(Photo by Flickr user U.S. Fish and Wildlife Service Headquarters, used under a Creative Commons license)
Imagine you’re manufacturing a wind turbine. Sure, you can see what’s directly in front of you — the pieces and parts in whatever state of assembly they may be. But imagine if you could also see, right there in that moment, some representation of the steps already completed and those yet to be embarked upon.
Theoretically, this kind of augmented knowledge could speed up your work process while simultaneously decreasing errors. Wouldn’t that be nice?
Meet APX Labs. The Herndon, Va.-based, 30-person-strong company (pronounced “apex,” FYI) does just this — building enterprise software that pairs with wearables like smart glasses to provide augmented (or “assisted”) reality in manufacturing.
It didn’t start off this way. Originally, the APX cofounders developed this particular software for the military. But according to VP of Marketing Christine Bohle Boyd, the company soon began to see a “massive opportunity” in the commercial world. In fact, Boyd said, the industry approached them.
Now “Skylight,” the company’s hardware-agnostic software platform is used in manufacturing, field service and materials handling for companies like General Electric, Boeing and Tesla.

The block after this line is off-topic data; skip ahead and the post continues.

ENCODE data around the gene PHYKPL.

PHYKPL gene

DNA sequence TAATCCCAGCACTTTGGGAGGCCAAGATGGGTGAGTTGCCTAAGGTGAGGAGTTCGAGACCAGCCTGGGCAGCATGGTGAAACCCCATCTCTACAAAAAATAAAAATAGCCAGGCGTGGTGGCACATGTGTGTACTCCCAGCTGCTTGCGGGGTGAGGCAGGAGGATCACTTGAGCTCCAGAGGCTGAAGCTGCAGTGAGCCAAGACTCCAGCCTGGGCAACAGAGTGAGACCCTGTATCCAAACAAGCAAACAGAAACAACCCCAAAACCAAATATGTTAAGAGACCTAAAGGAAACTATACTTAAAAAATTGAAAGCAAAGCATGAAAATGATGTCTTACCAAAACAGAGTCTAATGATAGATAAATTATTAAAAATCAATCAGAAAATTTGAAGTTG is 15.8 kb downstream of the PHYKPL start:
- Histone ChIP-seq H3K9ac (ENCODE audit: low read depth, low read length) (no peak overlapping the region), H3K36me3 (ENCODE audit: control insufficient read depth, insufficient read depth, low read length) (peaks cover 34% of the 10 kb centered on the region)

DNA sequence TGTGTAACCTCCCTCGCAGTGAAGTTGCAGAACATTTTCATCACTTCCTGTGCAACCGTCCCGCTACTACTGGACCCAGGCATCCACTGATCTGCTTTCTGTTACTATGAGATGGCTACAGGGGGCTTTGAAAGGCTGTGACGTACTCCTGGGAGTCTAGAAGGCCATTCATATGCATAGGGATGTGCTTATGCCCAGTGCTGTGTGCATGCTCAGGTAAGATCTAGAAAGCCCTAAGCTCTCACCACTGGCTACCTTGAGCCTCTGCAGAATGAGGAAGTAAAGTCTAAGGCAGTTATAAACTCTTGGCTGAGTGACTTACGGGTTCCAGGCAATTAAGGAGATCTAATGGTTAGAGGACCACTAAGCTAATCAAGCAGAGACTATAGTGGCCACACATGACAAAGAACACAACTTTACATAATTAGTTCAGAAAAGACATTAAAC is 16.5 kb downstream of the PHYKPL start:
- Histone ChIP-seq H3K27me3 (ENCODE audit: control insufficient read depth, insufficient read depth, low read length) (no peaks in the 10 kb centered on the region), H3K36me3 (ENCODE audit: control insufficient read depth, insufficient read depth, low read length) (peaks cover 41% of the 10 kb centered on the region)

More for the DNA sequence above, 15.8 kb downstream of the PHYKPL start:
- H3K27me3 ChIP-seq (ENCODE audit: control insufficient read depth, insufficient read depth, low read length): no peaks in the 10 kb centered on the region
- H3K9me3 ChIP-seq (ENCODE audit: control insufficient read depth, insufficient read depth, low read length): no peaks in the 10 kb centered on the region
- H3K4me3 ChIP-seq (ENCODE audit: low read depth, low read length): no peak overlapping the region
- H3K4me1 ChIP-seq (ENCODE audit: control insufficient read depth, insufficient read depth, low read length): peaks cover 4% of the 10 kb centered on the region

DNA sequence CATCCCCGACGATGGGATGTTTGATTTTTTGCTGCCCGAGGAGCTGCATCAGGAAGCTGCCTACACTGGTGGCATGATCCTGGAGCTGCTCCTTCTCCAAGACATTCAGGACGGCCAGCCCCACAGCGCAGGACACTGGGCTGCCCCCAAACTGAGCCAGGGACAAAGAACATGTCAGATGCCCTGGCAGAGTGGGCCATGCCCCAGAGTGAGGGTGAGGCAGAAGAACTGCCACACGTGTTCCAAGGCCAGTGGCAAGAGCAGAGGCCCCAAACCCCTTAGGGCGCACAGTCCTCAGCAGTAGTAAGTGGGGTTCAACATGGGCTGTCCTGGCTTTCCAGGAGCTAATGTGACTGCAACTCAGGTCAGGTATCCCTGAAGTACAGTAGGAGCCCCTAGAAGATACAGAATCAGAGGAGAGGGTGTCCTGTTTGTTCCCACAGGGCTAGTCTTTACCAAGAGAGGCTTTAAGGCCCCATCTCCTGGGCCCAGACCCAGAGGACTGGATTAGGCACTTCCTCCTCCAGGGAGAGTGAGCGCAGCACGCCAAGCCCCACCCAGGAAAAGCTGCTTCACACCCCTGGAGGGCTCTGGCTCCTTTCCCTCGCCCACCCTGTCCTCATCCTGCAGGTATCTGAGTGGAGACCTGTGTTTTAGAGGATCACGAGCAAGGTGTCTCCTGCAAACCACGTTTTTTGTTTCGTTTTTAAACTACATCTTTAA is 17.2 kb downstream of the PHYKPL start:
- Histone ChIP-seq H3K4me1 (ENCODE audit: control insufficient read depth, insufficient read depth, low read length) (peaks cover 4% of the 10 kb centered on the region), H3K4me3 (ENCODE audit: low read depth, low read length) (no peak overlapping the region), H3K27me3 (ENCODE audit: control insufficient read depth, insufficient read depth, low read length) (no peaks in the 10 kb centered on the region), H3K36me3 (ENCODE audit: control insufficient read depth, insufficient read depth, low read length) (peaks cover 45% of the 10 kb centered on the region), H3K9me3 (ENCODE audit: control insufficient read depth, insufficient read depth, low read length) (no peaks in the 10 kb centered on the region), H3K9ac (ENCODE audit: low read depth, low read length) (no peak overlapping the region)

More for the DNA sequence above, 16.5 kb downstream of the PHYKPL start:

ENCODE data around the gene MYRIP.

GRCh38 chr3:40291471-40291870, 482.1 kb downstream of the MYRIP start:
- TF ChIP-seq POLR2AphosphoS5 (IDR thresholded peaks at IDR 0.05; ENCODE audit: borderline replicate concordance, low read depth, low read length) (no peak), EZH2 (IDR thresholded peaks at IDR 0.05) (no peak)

Despite industry interest and a “major shift” toward more conversation about the industrial Internet of Things, Boyd admitted that APX Labs is still in the “educational phase” of the market. For Boyd, the proof is in the experience. “Once you actually put the glasses on and see the tech, it’s really amazing,” she said. “You kind of get it.”
Founded in 2010, APX raised a Series B led by New Enterprise Associates in November 2015. Earlier this month the company announced a partnership with VMware that aims to streamline the Skylight deployment process.
Will COVID-19 ‘be the spark that ignites a renaissance’ of American manufacturing?
The life sciences industry has posted gains in the DMV. Here’s what it will mean for jobs
Caps star Alex Ovechkin is getting his own cereal and AR game
Wake up to reality: Getting ahead of the risks of extended reality
Sign-up for daily news updates from Technical.ly Dc